See BACKHAND, p. 2
Student connection to ASI remains limited despite Outreach EDWARD FILLINGER News Editor Representatives of Associate Students, Inc. continued to fight student apathy during ASI’s Outreach Tour Thursday, an open forum in the quad Thursday. The event, which encouraged a dialogue between students and their student leaders was, aimed to increase understanding about ASI and student fees. Student leaders from each college were able to connect with students on a more per-
sonal basis. “It’s funny, the last couple of people I talked to didn’t even know where the [ASI] office was at,” said Jessica Gordon, senator for the College of Agriculture. Gordon said one of the main struggles she and other ASI leaders experience is that students don’t know or care what their elected leaders do for them. “We have to give them a reason to care, they don’t have a reason to care right now,” said Gordon. The familiarity with ASI and
Vagina Monologues start Thursday See p. 4
its purpose is often a dividing line between involved students and the uninvolved. Shelly Bruce, president of Black Student Union and a third-year gender, ethnic and multicultural studies student, said she has not always been aware of ASI’s role. “I think this is really great, because last year I didn’t know who my senators were what they did,” said Bruce. “I really appreciate that they are out here to let us know rather than just being an entity of school that takes our money.” Bruce said because Cal
Poly students are so apathetic, and are wondering why they should care, it becomes easy for students to be less involved because most of them are commuters and often have jobs and other priorities while attending college. While ASI representatives spent the hour connecting with students, some believe U-hour is not the best time for an outreach. “It needs to be at different times, because there are probably a lot of students that are Dani Murtagh/Poly Post here at night, that don’t know Students Edgardo Gomez and Ian Birkeland speak to Senator-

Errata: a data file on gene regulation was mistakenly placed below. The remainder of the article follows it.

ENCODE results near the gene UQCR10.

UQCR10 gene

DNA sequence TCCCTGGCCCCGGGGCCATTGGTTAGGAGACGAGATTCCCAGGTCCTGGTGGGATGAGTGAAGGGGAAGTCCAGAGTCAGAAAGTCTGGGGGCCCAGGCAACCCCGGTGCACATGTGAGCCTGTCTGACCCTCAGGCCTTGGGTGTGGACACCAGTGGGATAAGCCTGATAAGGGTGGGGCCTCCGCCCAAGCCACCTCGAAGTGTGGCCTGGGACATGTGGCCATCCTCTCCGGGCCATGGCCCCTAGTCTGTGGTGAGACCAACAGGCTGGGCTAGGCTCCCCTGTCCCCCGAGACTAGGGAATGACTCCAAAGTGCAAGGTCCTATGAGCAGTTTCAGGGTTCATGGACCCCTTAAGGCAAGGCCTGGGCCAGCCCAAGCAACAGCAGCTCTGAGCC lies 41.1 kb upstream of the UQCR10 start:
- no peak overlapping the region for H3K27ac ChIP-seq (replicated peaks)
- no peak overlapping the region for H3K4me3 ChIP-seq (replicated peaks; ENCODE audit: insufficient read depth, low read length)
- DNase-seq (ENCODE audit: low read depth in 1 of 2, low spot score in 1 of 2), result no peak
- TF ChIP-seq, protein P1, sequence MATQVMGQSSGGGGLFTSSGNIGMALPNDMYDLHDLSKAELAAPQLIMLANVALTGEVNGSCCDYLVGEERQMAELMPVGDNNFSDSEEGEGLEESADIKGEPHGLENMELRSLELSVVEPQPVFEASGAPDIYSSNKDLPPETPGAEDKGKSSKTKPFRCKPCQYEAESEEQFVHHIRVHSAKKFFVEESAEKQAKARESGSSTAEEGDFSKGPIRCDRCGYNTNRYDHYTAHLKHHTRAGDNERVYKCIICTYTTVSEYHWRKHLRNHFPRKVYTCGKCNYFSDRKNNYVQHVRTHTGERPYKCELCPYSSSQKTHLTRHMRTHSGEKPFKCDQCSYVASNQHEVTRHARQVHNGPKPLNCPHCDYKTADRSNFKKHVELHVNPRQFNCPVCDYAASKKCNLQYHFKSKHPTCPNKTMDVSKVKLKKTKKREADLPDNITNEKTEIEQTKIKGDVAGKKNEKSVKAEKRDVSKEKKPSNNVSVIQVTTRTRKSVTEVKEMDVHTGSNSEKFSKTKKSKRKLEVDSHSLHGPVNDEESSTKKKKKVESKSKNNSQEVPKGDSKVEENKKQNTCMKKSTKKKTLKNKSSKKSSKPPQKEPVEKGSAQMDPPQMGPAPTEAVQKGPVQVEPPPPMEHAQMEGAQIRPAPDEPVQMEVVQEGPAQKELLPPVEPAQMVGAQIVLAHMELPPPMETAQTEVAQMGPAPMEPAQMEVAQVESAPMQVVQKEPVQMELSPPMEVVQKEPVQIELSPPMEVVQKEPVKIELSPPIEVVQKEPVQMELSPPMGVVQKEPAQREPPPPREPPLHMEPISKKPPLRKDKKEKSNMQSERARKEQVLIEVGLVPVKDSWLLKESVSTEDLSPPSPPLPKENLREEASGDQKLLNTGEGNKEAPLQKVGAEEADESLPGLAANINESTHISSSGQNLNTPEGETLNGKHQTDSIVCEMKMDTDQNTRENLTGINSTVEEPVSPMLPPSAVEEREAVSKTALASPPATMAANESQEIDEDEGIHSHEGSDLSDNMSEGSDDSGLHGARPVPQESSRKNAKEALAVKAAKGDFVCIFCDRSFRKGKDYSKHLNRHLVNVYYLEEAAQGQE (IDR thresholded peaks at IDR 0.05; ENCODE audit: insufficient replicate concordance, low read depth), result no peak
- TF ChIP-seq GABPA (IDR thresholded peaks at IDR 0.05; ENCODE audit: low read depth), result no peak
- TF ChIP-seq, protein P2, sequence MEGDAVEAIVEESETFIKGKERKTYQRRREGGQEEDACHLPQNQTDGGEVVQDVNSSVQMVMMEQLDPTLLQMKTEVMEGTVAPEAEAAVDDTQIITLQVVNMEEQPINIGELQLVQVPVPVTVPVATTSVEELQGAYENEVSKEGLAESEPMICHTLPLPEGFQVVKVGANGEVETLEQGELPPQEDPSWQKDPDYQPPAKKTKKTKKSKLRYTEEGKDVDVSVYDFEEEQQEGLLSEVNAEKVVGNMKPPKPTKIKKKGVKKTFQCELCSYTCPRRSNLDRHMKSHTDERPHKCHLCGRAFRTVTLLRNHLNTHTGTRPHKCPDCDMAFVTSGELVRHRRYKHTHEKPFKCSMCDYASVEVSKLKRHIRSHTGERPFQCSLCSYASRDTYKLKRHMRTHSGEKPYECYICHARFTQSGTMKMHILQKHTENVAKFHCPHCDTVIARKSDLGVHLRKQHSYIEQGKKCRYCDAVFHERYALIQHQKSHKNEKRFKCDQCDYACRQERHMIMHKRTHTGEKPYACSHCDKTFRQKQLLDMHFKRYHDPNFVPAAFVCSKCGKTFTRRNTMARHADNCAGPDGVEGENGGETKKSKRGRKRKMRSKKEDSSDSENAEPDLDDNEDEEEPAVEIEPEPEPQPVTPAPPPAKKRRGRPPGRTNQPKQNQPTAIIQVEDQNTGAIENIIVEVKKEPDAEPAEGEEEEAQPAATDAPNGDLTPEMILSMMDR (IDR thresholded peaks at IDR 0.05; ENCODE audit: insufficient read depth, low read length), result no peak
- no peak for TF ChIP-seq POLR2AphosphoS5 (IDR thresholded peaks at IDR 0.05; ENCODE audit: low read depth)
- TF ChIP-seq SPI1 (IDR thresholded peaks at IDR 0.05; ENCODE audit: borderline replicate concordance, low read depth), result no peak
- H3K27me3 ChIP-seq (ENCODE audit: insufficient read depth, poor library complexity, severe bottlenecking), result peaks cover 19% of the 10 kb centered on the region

See OUTREACH, p. 2 at-Large Enrique Cantt at the ASI Outreach Tour Thursday.
inside: Lady Broncos keep winning See p. 7 www.thepolypost.com
Super Bowl in the way of commercials See p. 9
2 TUESDAY, February 3, 2009
Forum to battle stereotypes among communities MARK ARRANZ Staff Writer In an effort to see past the he media’s stereotypes of bothh ethnic and Greek organizations, Greek Council and MultiCultural Council are joining forces to hostt “Worlds Collide,” an in-teractive forum to be held ld tomorrow at 7 p.m. in Ursa Major. Organized by both councils’ cils’ executive boards, the joint collaboration seeks to bring the two councils together by sharing the spotlight, embracing their similarities while at the same time appreciating each others’ differences. “Both councils ultimately want the same things,” said Stephanie Wong, a third-year international business and marketing student and vice president of External Affairs for the
G r e e k Council. “[We want to] inspire others and make the community better.” The event will be open to all Cal Poly students regardless of any affiliation. Audience members will be encouraged to ask questions and comment on the various topics covered. Both organizations selected topics for discussion that
gether, [but] ended up being an event where Greeks were put on trial for things they might not have done,” said Nick Spagnola, a fourth-year political science and English student. This time around, the two councils worked together on the script for the event to ensure the questions did not favor one community over the other. “In the past, we have had riffs within the communities, [but] open communication fostered more understanding,” said Robert Cole, the chair of MultiCultural Council and a fifth-year communication and political science student. MultiCultural Council consists of over 25 cultural, religious, and social identity clubs that constitute the second largest student population, the Greek community being the first.
would clarify their th aims and beliefs. Whether steWh reotypes hinder reot their the advancement within m the commut nity is also a topic for discussion. The talk show fors mat includes m hosts asking hos questions to a questi panel of guest speakg ers and members from both Greek and MultiCultural communities. The forum is the second joint effort of its kind in two years, the first being “Greeks Revealed” held in April of 2007. “[Greeks Revealed] was supposed to be an event that brought the two councils to-